No need. It’s implicit. 300 million guns, 1.25 per person in America, all while morons talk about Ausies ponying up a half billion A$ to buy 650,000, a 1/461 proportional difference.

      I’m just glad the car registration, driver licenses, driver Ed and all that keep us safe on the roads. There have only been 19,000 deaths since last January and with any luck, by next January the total for the year will be less than 38,000.

  3. Elijah Lloy on June 15, 2016 at 17:12

    Hello Richard,

    I’ve been reading your blog for a long time now and this takes the cake. What a great, well argued piece. I’ve been lurking for the past few days now, waiting to see what you might write and you did not disappoint. Well done and please keep up the good work.

    Elijah Lloy

    • Richard Nikoley on June 15, 2016 at 17:55

      Well thank you, sir. I don’t often reply to praise comments, but that was very nice, and your first comment here.

  4. Kevin D. on June 16, 2016 at 02:43

    Well, you ignored the clear fact that guns are for killing and AR-15’s are able to shoot 3600 rounds a second. Something has to be done.

    • thhq on June 16, 2016 at 09:44

      And this far out in progressive, er left, field I’ll throw in the Indonesian paradox that could be the key to everything. The kinder, gentler Islam of Obama grew up with. In many ways this explains the new American paradigm of not calling certain people terrorists.

      I had a friend who was there post Suharto in the Peace Corps. Many statues of the Chosen One were still there. People called them the Public Erections.

    • Richard Nikoley on June 16, 2016 at 06:20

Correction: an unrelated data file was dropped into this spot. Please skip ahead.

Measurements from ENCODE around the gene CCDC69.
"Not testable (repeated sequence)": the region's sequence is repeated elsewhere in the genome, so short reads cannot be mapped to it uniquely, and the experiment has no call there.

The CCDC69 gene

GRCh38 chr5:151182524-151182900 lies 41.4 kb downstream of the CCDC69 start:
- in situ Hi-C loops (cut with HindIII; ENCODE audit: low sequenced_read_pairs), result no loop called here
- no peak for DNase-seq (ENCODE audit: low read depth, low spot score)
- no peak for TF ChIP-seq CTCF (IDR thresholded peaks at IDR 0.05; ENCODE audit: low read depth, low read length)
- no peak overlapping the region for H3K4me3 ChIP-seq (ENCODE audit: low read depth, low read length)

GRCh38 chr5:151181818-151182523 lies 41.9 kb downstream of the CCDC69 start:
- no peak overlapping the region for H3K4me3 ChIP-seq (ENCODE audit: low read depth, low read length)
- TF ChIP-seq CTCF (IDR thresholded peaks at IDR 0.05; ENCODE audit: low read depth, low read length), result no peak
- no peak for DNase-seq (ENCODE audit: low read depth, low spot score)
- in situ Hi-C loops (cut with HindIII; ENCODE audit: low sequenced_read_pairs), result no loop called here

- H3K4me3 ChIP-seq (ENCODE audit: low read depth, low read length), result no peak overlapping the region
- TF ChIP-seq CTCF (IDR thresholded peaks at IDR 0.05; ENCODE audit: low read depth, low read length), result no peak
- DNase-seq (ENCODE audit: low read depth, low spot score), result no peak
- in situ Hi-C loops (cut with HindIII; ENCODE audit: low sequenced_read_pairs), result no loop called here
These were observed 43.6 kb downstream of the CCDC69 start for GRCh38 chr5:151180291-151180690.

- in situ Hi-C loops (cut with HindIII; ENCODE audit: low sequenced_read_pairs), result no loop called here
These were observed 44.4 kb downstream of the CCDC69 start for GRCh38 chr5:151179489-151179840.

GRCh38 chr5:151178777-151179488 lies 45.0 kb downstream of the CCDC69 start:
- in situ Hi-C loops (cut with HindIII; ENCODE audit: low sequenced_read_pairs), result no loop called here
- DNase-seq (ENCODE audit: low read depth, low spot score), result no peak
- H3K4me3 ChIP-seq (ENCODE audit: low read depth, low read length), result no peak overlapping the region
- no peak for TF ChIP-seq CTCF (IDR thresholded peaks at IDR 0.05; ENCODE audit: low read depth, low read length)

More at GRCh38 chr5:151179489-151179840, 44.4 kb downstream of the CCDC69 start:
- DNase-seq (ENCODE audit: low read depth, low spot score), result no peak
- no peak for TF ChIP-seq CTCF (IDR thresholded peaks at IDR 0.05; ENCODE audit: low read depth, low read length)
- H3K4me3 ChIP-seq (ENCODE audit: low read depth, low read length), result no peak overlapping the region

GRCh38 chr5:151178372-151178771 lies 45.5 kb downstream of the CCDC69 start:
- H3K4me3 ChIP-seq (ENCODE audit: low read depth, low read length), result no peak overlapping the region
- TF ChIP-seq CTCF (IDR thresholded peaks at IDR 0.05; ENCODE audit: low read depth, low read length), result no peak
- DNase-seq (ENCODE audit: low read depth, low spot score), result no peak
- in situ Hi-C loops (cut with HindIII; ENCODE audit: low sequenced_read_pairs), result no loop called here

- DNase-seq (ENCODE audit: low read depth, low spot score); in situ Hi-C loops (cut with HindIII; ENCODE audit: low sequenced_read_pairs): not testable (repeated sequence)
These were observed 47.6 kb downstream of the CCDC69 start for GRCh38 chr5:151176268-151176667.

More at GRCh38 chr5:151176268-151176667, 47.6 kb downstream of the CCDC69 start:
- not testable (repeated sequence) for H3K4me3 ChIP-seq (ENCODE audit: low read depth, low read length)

Ha. “Clear fact.”

      There’s the tongue in cheek tell, right there.

    • thhq on June 16, 2016 at 07:13

      Poverty makes people violent.

      As Richard noted progressive enclaves like Baltimore and Detroit are where violence is nurtured. In these happy gun control places the progressive residents slaughter each other and there are no filibusters and flamboyant parades. Not even on the news.

      Progressive deconstruction is funny Franken-style mockery on SNL as farce. But as a national policy it insures that Detroit and Baltimore will be the new normal.

      “You didn’t build that”. Ha ha.

    • Richard Nikoley on June 16, 2016 at 10:11

      Well that was a damn interesting whirlwind of a read. Haven’t read anything in Taki’s in years.

      Also interesting how often Sailer’s name comes up around here over the years.

  5. Evan Eberhardt on June 16, 2016 at 15:53

    Check this out for some humor. And the last name of this ‘journalist’ seems fitting.

    • Richard Nikoley on June 16, 2016 at 17:29

      Saw that yeasterday in meme form, with his dire quote and rignt below another meme.

      “My 7-yr-old daghter shooting an AR-15.” Appropriately, she was in pink, even her ear protection.

    • Richard Nikoley on June 16, 2016 at 18:11

      Kuntzman ought go fire a 12-gauge shotgun next.

      That’ll put the fear of Yahweh in him.

      Did me; then again, I was 5 or 6 first time I shot one.

  6. lpdbw on June 16, 2016 at 19:11
  7. From_Europe on June 18, 2016 at 04:21

    Interesting. I liked reading a reasoned piece on the issue, using some data, from the American gun-owning perspective.

    There must be other factors at stake, though. From the same Wikipedia article, most Western and Southern European countries have quite low homicide rates (positions 170-200 on the same chart). Some of these countries have low gun ownership rates, some have higher. So, there must be other (more important, maybe) factors influencing the homicide rate.

    Which factors, in your opinion, lead to a low homicide rate in general?